BANKS say they can finance the local motor industry to assemble vehicles for sale in Zimbabwe at competitive prices, as well as provide car loans to the general public.
Bankers Association of Zimbabwe president Mr George Guvamatanga said this week that they could fund both car assembly plants and ordinary people who needed vehicle financing.
Willowvale Mazda Motor Industries says under optimal conditions it can sell its cheapest brand new vehicle, the Mazda 3, for less than US$10 000.
Finance Minister Patrick Chinamasa has expressed misgivings over the importation of second-hand vehicles which he said were a waste of currency.
Zimbabweans imported 206 519 cars worth over US$606 million between January and November 2013, according to the Zimbabwe National Statistical Agency.
But the Central Vehicle Registry said it registered 77 580 vehicles in 2013.
This means most vehicles brought into the country last year were not registered.
Car dealers in Harare are complaining of subdued prices as people are increasingly importing vehicles individually, mainly through the ports of Durban (South Africa), Dar es Salaam (Tanzania) and Walvis Bay (Namibia).
Mr Guvamatanga said of local vehicle assemblies: "There is need to address the whole value chain. For there to be positive results, there is need to fund not only those that assemble cars, but those who are going to buy them by providing reasonable periods of loan repayment."
Mr Guvamatanga said this would also entail reviewing import duties, taxes and redeemable benefits.
He said banks were lending at higher interest rates because they were using money from third parties like the African Development Bank.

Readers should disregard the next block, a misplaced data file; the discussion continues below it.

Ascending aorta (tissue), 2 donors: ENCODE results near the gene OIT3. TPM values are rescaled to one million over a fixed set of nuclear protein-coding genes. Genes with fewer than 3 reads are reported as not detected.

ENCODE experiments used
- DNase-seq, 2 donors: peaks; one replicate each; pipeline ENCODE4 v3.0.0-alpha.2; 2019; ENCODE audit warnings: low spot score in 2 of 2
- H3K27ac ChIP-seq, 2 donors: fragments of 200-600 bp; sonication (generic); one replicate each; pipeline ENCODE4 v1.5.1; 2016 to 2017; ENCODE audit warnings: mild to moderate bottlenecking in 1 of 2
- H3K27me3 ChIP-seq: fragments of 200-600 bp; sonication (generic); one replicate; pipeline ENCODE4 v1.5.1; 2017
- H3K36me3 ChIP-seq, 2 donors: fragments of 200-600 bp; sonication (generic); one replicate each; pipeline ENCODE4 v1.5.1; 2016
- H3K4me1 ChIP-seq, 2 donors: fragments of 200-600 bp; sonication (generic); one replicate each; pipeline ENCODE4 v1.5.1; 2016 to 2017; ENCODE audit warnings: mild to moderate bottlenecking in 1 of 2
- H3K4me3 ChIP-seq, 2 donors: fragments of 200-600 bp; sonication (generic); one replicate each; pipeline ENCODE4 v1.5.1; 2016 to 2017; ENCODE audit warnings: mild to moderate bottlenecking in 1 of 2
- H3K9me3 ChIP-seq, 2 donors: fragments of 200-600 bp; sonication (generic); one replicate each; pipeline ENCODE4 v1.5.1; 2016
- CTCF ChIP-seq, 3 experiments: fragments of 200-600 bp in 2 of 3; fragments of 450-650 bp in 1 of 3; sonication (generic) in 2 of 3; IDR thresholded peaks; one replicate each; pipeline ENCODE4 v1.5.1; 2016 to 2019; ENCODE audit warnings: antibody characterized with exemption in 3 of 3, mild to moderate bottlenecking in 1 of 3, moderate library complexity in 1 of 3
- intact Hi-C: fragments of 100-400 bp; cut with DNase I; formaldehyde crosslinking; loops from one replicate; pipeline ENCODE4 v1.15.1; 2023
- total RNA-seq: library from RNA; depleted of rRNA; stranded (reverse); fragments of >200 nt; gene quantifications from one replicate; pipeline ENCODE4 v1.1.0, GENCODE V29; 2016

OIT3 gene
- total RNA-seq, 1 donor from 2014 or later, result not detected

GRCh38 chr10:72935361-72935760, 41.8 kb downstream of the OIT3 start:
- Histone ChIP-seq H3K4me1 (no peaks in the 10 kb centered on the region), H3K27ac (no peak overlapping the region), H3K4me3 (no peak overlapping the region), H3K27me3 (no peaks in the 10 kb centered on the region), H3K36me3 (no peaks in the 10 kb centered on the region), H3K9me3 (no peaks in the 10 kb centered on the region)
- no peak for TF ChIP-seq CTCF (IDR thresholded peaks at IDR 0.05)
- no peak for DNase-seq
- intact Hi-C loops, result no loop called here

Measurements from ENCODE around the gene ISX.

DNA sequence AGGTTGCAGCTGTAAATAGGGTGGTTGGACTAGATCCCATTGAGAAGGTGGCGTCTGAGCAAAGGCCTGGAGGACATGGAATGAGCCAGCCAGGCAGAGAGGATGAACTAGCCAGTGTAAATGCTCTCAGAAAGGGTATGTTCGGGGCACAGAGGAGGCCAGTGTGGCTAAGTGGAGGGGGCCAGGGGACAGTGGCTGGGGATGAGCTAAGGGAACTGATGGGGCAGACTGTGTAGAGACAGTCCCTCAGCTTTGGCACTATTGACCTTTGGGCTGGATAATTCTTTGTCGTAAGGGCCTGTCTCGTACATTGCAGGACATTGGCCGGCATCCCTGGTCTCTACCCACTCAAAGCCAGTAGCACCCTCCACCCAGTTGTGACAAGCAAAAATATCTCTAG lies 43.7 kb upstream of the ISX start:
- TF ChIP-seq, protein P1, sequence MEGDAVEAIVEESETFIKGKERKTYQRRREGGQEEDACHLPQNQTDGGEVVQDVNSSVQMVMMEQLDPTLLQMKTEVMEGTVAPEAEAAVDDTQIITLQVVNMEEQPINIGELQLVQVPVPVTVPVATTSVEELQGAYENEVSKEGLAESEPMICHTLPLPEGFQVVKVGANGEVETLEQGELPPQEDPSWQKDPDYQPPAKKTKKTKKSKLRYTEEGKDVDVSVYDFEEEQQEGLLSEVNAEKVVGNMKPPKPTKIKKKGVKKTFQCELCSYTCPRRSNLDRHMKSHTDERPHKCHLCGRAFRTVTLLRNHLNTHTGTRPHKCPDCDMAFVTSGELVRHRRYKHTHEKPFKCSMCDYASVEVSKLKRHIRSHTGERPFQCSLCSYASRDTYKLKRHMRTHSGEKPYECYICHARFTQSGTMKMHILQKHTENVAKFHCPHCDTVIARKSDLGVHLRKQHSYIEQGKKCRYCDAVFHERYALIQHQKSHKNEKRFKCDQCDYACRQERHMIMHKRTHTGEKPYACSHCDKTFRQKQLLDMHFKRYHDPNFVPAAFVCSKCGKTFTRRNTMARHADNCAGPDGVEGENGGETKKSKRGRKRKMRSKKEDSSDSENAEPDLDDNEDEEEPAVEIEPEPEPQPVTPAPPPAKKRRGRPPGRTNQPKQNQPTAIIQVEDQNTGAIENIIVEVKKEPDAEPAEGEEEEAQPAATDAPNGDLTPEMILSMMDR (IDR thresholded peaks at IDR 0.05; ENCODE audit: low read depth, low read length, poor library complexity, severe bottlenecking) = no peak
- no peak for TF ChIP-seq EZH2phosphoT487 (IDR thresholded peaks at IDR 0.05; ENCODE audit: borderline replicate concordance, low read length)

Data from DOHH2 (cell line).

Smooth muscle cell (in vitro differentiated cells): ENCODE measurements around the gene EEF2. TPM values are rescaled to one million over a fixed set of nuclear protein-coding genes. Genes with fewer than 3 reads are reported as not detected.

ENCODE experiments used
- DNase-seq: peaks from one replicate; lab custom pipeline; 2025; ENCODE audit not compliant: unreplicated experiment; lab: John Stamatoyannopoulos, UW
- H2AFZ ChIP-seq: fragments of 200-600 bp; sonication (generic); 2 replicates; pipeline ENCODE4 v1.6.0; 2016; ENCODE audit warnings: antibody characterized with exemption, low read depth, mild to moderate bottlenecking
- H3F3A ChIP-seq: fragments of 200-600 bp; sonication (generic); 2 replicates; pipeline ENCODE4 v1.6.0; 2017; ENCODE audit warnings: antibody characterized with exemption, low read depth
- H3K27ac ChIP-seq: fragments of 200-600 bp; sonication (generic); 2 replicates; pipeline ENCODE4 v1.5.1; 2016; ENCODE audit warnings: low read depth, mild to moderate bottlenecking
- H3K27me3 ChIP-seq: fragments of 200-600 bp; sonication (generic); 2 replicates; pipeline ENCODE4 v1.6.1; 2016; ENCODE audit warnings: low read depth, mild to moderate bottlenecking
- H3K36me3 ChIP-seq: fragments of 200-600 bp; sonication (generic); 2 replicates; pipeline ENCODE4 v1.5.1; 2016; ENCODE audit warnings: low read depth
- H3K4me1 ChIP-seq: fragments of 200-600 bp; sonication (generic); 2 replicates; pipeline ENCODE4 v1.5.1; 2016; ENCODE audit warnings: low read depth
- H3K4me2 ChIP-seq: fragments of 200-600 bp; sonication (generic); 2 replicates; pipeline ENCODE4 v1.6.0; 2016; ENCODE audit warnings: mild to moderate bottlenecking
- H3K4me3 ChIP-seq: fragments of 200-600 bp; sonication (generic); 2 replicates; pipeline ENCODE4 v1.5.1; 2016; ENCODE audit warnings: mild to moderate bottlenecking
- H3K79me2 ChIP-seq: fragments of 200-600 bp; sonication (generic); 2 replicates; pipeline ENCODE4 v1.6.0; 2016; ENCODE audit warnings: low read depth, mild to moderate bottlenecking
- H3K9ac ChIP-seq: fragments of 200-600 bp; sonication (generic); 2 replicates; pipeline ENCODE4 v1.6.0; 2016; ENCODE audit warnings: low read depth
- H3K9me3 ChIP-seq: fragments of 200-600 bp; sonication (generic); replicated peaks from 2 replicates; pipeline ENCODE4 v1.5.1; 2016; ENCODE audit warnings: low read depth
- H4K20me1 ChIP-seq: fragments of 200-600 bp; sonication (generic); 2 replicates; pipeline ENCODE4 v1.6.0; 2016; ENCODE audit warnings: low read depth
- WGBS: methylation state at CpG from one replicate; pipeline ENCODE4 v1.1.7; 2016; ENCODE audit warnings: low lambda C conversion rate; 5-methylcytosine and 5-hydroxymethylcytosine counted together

"We need to encourage people to make savings, that way we would lend from these deposits at a reasonable interest rate," he said.
Willowvale Mazda Motor Industry managing director Engineer Dawson Mareya said if they were adequately supported financially and from a policy perspective, it was possible to sell vehicles for less than the US$20 000 that their Mazda3 costs.
"After a period of three to four years these vehicles would become second-hand vehicle stock for first-time buyers," he said. "Indeed, US$4 000 should be enough to buy locally assembled second-hand vehicles.
"If the demand for locally assembled vehicles enables the local assemblers to go back to full production, the company should be able to produce vehicles that will sell for under US$10 000 which will be very reasonable. Such vehicles will then sell for less than US$4 000 in three to four years."
Eng Mareya said they could assemble models other than Mazda with the right support.
"WMMI is now in a position to assemble any brand following strategic repositioning recently announced by the Industrial Development Corporation of Zimbabwe, he said.
This will enable the company to assemble other brands, provided that protection measures for the industry are put in place without further delay."
The subject elicited strong responses from many readers of The Herald, who posted their sentiments on the paper's Online platform.
Progressive Zimbabwean was sceptical that local car assemblers could meet demand.
"They produce a maximum of 18 000 cars per year against a demand of over 200 000 cars, said the reader. Current installed plant capacity for both Quest and Willowvale will not address the problem of inadequate supply.
Another reader, Chokwadi, had no kind words for vehicle assembly firms.
"Government has done enough by relaxing taxes on importation of raw materials for most of these cry babies and they still won't come down on their prices," said Chokwadi.
Another reader, Kunta Kinte Dread, said a profiteering mentality had gripped Zimbabwean businesses, resulting on the high prices of locally assembled vehicles.